If Enterprise Ireland or the government really want an actual knowledge based economy then someone needs to put this vibrant tech literate content side together with the, trying-but-just-not-getting-it commercial Irish sites in cyberspace.
There is no reason on earth or in cyberspace that Ireland could not dominate this space.
At present this tech savvy online world is dominated by a man named, Gary Vaynerchuk, the man who would be Parker for the facebook and twitter generation. He is an American, who transformed his parents wine business from the a regional liquor business into a solid gold online wine brand called The Wine Library, where he pioneered streamed online video wine tastings.
A key step on Vaynerchuk way to domination was to purchase the most popular wine bloggersphere of its day called Cork’d, which is still the go to blog central for wine. From an infrastructural point of view there is no barrier to one of our Irish sites playing on this stage. In addition from the commercial side, in the EU there are no barriers to shipping wine anywhere.
Why not a tech rich, twitter loaded, blogged up, RSS fed, video pumping Irish wine site selling Spanish wine to the Greeks or Italian wine to the Dutch, as well as Chilean wine to the Irish.
When it does all come together, as with Curious Wines, then it shows just how well Ireland can participate and revel in the exuberance of the cutting edge of the web right now, with lively constantly up-to-date blog, dropped in videos of food and wine pairing, twittering that seems robust and lively debates on wines, life and the latest bargains.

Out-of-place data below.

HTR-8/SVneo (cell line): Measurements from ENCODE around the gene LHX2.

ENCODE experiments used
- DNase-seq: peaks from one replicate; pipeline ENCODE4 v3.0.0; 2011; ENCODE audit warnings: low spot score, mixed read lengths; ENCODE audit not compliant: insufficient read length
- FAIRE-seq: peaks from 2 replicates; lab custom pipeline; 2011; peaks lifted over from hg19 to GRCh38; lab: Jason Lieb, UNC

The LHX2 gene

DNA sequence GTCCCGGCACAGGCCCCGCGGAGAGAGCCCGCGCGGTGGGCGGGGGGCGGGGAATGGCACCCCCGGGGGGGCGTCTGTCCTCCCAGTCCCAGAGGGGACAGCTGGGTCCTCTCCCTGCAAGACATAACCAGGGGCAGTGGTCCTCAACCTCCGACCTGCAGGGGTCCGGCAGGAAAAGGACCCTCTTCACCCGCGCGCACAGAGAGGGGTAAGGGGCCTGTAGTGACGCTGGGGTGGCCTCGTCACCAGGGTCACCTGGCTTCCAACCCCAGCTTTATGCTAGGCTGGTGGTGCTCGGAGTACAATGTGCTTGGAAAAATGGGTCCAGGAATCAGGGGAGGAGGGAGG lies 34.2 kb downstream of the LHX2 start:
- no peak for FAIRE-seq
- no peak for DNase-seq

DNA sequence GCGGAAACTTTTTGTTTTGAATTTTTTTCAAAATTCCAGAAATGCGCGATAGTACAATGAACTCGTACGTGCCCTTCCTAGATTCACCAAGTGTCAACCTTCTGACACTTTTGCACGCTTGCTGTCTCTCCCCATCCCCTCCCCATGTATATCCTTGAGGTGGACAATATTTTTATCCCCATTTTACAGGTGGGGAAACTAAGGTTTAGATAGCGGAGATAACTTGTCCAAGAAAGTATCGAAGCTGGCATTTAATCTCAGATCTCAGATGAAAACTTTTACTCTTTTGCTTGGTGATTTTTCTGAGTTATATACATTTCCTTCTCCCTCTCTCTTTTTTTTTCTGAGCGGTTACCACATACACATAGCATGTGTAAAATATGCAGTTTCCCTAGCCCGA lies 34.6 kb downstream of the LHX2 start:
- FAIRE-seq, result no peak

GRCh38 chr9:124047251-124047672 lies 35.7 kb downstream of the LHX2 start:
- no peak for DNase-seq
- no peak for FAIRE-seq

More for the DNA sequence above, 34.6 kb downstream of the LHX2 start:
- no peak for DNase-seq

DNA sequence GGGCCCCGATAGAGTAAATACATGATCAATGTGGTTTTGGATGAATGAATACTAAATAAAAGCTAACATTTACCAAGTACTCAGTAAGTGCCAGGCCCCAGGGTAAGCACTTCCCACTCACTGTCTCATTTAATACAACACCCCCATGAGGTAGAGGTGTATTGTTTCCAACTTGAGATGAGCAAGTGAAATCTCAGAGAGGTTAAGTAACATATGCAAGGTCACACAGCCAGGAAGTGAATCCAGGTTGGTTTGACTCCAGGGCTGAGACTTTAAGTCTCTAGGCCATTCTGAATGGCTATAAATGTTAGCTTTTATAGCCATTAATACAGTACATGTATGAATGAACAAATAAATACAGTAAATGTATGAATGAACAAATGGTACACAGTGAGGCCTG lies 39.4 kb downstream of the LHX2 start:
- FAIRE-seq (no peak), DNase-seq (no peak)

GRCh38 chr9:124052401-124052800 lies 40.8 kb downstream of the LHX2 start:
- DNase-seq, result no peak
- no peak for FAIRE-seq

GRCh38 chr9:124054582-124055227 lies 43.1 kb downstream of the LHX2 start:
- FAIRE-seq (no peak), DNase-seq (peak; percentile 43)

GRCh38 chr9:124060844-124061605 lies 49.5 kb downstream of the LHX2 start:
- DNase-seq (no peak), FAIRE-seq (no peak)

A visit to Curious Wines website feels like visiting Andy Warhol’s Factory in 1966, except its wine not 10 hour films of the Empire State Building that are on offer.
Heading up this iridescent experience is Michael Kane and his brother Matt, who is the web wizard and a third brother David completes the family picture. Michael Kane is the central figure who founded the Curious Wines business.
“I spent a long time in blue chip businesses, earning what we might call City salaries, before realising the dream of a business of my own in Curious Wines.” Says Kane.
“I worked for Texaco and GM Capital, so I knew what I wanted and I had the experience of that kind of view of the business world. Both those business are very pure, very focussed on two pure commodities, money and oil. Wine on the other hand is very different, though of course the big players would like to think that it is not.” Says Kane.
“I believe that you should only enter a business if you can add something, something better than is already there. That’s what we wanted to do. I want to put up a proper fight against the big players, the Tescos of this world.” Says Michael Kane.
“I love wine and all that it is, and I love sourcing wines in a direct and honest way. We don’t have suppliers, we have sourcing partners. People who share our passion and vision.” Says Kane.